Michigan Voting Rights Act Introduced, Latest in a Wave of State VRAs


Lansing, MI – Last week, Michigan legislators introduced the Michigan Voting Rights Act (MIVRA). This landmark package of pro-voter reforms (Senate Bills 401, 402, 403 and 404) will strengthen the freedom to vote for Michiganders, including Black and brown voters who continue to face barriers to voting.  

Upon passing and enacting the MIVRA, Michigan would become the 7th state to adopt a state-level Voting Rights Act (state VRA) – which would take steps to protect Black and brown voters 10 years after the Supreme Court undercut the federal VRA in its Shelby County v. Holder decision. 

“Voting should be accessible for all citizens, no matter where they live, the color of their skin or how much money they make. Sadly, Black and brown Michiganders have faced significant barriers to exercising this freedom that persist to this day,” said Paul Smith, Senior Vice President of Campaign Legal Center. “The Michigan Voting Rights Act would help ensure that Black and brown voters in Michigan can make their voices heard on the issues that matter most to them and elect representatives who will fight for their communities. CLC looks forward to working with partners in Michigan to further refine the bill after the Michigan legislature’s summer recess, and to Michigan eventually joining the ranks of the states that have adopted state-level protections for voters.”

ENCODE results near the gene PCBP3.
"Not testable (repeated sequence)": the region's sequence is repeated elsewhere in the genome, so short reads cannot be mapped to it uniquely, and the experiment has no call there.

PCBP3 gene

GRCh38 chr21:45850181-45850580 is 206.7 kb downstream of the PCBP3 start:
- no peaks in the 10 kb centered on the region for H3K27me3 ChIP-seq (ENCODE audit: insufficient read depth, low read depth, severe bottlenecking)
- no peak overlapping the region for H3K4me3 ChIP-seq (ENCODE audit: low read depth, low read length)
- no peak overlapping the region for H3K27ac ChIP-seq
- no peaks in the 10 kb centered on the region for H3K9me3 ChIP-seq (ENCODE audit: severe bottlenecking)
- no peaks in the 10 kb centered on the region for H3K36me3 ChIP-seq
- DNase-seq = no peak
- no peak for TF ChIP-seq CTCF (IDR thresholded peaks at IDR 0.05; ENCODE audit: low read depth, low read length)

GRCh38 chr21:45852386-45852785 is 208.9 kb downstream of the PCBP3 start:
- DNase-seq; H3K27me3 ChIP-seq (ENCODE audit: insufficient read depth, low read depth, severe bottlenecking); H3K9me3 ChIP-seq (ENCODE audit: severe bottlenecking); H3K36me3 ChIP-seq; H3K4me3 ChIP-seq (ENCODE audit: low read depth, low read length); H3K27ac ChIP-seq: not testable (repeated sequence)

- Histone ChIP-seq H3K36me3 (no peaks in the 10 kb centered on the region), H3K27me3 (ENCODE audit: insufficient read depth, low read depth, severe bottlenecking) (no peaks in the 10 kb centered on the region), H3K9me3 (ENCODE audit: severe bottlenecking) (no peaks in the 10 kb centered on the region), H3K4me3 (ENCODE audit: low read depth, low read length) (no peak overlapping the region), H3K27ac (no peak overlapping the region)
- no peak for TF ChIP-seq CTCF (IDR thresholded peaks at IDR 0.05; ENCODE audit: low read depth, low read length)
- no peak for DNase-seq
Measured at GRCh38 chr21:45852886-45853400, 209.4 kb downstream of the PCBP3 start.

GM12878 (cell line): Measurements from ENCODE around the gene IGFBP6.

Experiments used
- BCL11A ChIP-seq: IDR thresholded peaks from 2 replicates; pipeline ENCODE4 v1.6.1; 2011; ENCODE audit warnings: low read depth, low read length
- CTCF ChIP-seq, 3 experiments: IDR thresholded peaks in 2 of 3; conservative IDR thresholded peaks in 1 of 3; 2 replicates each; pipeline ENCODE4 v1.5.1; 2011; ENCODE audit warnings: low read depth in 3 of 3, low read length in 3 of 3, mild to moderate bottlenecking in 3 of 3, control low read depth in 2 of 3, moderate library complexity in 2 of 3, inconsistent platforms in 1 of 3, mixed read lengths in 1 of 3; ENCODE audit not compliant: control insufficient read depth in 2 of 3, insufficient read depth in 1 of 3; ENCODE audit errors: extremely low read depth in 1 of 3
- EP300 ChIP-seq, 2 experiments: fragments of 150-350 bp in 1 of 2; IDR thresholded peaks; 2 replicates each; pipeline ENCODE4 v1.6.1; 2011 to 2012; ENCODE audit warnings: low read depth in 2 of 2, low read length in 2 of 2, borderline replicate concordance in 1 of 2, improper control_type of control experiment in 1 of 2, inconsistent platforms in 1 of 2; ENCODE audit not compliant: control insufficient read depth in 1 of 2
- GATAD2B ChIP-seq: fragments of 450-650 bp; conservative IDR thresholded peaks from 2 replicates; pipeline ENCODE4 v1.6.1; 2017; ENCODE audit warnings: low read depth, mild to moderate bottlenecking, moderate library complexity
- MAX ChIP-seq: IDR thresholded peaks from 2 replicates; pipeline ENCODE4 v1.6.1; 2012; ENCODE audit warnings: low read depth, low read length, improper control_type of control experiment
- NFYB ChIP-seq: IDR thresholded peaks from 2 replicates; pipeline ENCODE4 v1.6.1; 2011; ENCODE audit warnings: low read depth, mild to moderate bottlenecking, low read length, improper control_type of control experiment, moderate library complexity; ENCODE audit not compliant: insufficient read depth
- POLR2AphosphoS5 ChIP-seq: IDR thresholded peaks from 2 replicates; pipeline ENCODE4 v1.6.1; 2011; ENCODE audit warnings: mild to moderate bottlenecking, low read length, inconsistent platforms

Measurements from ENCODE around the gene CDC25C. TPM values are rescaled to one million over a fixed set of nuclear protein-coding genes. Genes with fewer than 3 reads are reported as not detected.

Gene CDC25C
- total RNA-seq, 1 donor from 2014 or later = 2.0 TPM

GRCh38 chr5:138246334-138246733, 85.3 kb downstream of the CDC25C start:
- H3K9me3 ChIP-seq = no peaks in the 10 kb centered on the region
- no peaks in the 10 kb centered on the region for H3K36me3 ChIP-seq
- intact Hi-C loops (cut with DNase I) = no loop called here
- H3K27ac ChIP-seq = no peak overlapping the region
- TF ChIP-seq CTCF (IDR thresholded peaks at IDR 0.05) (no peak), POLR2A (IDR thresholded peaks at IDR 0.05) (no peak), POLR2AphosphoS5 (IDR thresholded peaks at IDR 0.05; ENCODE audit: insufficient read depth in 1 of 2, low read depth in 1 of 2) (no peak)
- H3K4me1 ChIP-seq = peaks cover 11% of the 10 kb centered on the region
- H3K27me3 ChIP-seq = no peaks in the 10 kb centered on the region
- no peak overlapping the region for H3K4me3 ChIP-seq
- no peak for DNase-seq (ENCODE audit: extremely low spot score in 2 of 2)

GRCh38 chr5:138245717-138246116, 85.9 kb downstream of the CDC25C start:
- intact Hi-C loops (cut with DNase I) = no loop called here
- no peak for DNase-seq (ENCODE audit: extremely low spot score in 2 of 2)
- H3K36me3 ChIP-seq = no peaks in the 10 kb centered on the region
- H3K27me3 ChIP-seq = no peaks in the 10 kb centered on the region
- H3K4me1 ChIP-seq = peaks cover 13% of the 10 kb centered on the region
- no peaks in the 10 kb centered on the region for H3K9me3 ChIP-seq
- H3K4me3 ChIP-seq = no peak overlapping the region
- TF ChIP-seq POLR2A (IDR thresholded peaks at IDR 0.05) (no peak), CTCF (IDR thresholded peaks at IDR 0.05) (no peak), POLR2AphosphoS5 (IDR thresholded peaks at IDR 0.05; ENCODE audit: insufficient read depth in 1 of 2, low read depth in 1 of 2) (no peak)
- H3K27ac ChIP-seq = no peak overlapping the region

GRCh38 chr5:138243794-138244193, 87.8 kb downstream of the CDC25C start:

Over the past few years, Michigan has taken impressive strides to expand the freedom to vote – but, like many states, some of Michigan’s counties and municipalities have a troubling history of racial discrimination in voting. Eastpointe, MI recently entered into a consent decree with the U.S. Department of Justice over its at-large election system that denied Black voters the opportunity to have an equal voice in local elections. Additionally, non-English-speaking voters, including those among Michigan's sizeable Middle Eastern and North African (MENA) community, have historically lacked access to effective language assistance in local elections.   

The Michigan Voting Rights Act would: 

  • Protect voters from racially discriminatory voting policies, including election systems that cancel out or minimize the voting power of Black and brown voters, keeping them from electing their preferred candidates; 

  • Make it easier for voters experiencing discrimination to fight back in court; 

  • Expand protections for voters who don’t speak English as their primary language; 

  • Help localities identify discriminatory voting policies before they are enacted through a system of “preclearance,” in which certain local jurisdictions seek pre-approval of certain voting changes from the Secretary of State or a court; 

  • Add critical research and enforcement tools, such as a statewide database of demographics and voting rules